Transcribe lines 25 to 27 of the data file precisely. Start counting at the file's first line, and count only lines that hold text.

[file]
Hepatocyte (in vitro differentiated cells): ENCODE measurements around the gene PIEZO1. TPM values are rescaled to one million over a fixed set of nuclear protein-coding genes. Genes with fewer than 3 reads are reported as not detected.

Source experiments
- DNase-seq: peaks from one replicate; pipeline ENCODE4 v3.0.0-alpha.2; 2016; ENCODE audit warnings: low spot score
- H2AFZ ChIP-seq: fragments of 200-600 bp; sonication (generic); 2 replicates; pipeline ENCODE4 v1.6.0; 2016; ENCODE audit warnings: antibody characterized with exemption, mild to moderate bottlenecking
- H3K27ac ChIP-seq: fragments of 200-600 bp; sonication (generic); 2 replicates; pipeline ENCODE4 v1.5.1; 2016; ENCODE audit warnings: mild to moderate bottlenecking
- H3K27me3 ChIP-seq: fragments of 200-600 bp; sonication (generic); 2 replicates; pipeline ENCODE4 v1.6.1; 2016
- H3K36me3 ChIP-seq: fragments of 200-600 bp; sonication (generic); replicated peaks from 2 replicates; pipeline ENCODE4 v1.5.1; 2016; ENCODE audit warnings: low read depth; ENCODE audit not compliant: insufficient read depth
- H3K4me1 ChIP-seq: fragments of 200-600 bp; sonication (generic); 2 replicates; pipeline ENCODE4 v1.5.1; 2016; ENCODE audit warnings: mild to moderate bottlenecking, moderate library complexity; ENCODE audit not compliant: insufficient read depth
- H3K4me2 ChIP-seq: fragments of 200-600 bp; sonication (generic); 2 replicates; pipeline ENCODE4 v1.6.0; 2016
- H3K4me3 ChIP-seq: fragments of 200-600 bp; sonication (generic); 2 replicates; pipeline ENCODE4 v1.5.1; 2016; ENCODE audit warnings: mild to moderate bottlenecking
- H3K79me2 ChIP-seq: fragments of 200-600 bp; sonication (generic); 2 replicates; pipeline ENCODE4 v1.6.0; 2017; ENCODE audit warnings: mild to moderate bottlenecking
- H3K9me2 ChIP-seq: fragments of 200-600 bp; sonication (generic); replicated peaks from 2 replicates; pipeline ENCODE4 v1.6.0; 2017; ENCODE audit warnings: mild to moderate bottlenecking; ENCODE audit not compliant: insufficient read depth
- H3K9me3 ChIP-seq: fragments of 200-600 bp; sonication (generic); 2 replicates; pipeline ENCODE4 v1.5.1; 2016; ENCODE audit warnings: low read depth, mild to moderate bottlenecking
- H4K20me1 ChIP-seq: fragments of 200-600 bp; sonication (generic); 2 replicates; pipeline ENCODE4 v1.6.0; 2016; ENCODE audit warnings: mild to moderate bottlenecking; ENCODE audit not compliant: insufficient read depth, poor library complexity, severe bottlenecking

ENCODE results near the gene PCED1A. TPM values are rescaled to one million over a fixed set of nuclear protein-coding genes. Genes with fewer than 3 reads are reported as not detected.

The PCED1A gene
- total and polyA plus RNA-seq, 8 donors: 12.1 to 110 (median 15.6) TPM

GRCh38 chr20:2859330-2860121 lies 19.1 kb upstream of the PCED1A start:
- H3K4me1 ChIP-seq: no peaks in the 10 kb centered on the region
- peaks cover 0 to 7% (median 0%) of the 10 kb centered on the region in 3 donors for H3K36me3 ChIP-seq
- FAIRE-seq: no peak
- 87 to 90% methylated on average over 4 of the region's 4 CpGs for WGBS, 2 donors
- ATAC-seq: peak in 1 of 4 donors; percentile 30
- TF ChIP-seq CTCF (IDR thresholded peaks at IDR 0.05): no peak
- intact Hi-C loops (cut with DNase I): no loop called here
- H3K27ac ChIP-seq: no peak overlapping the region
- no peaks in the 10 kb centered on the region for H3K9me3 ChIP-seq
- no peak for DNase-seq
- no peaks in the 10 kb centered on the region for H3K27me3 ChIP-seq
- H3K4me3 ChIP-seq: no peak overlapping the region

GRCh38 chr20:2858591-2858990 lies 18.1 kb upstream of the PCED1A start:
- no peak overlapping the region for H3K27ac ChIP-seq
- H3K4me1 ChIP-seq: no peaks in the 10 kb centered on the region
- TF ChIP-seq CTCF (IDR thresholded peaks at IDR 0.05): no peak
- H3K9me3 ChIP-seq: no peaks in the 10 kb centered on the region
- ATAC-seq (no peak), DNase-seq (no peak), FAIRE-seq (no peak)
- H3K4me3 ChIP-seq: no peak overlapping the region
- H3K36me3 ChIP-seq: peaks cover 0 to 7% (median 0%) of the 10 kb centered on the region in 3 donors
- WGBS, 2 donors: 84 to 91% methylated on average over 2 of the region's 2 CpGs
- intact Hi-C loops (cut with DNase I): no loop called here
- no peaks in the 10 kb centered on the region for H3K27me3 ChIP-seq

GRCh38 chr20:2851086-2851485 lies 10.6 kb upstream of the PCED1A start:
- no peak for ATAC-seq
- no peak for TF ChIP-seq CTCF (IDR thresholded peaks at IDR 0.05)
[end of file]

- intact Hi-C loops (cut with DNase I): no loop called here
- H3K27ac ChIP-seq: no peak overlapping the region
- no peaks in the 10 kb centered on the region for H3K9me3 ChIP-seq